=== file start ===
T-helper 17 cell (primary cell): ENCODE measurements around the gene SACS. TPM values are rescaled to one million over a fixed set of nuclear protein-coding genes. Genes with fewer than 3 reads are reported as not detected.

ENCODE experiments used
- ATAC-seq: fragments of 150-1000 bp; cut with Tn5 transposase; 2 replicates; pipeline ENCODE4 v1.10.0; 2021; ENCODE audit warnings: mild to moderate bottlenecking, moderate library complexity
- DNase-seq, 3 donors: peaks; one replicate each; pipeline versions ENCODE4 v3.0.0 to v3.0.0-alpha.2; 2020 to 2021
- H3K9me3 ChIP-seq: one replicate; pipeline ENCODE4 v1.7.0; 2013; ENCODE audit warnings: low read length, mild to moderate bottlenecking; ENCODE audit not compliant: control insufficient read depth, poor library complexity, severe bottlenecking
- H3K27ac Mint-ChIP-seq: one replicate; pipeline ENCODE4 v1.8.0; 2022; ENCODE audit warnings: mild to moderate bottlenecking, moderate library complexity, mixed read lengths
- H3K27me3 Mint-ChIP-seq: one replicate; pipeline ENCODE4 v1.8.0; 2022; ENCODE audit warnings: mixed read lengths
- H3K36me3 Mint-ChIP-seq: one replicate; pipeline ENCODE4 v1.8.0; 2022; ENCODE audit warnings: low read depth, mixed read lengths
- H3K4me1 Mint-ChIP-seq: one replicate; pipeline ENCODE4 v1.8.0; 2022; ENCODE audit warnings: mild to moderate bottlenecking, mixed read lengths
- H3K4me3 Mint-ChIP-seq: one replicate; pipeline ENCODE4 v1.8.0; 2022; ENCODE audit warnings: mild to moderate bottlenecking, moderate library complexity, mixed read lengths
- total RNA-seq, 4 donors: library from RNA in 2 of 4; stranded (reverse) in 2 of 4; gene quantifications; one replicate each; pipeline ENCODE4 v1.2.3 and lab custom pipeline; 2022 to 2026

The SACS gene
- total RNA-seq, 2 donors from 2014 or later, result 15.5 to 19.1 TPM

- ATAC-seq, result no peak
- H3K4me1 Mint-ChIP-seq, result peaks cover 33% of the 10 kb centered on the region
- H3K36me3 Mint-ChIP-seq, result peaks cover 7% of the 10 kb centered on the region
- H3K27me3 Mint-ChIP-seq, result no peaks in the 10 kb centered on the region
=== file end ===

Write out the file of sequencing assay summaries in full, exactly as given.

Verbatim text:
T-helper 17 cell (primary cell): ENCODE measurements around the gene SACS. TPM values are rescaled to one million over a fixed set of nuclear protein-coding genes. Genes with fewer than 3 reads are reported as not detected.

ENCODE experiments used
- ATAC-seq: fragments of 150-1000 bp; cut with Tn5 transposase; 2 replicates; pipeline ENCODE4 v1.10.0; 2021; ENCODE audit warnings: mild to moderate bottlenecking, moderate library complexity
- DNase-seq, 3 donors: peaks; one replicate each; pipeline versions ENCODE4 v3.0.0 to v3.0.0-alpha.2; 2020 to 2021
- H3K9me3 ChIP-seq: one replicate; pipeline ENCODE4 v1.7.0; 2013; ENCODE audit warnings: low read length, mild to moderate bottlenecking; ENCODE audit not compliant: control insufficient read depth, poor library complexity, severe bottlenecking
- H3K27ac Mint-ChIP-seq: one replicate; pipeline ENCODE4 v1.8.0; 2022; ENCODE audit warnings: mild to moderate bottlenecking, moderate library complexity, mixed read lengths
- H3K27me3 Mint-ChIP-seq: one replicate; pipeline ENCODE4 v1.8.0; 2022; ENCODE audit warnings: mixed read lengths
- H3K36me3 Mint-ChIP-seq: one replicate; pipeline ENCODE4 v1.8.0; 2022; ENCODE audit warnings: low read depth, mixed read lengths
- H3K4me1 Mint-ChIP-seq: one replicate; pipeline ENCODE4 v1.8.0; 2022; ENCODE audit warnings: mild to moderate bottlenecking, mixed read lengths
- H3K4me3 Mint-ChIP-seq: one replicate; pipeline ENCODE4 v1.8.0; 2022; ENCODE audit warnings: mild to moderate bottlenecking, moderate library complexity, mixed read lengths
- total RNA-seq, 4 donors: library from RNA in 2 of 4; stranded (reverse) in 2 of 4; gene quantifications; one replicate each; pipeline ENCODE4 v1.2.3 and lab custom pipeline; 2022 to 2026

The SACS gene
- total RNA-seq, 2 donors from 2014 or later, result 15.5 to 19.1 TPM

- ATAC-seq, result no peak
- H3K4me1 Mint-ChIP-seq, result peaks cover 33% of the 10 kb centered on the region
- H3K36me3 Mint-ChIP-seq, result peaks cover 7% of the 10 kb centered on the region
- H3K27me3 Mint-ChIP-seq, result no peaks in the 10 kb centered on the region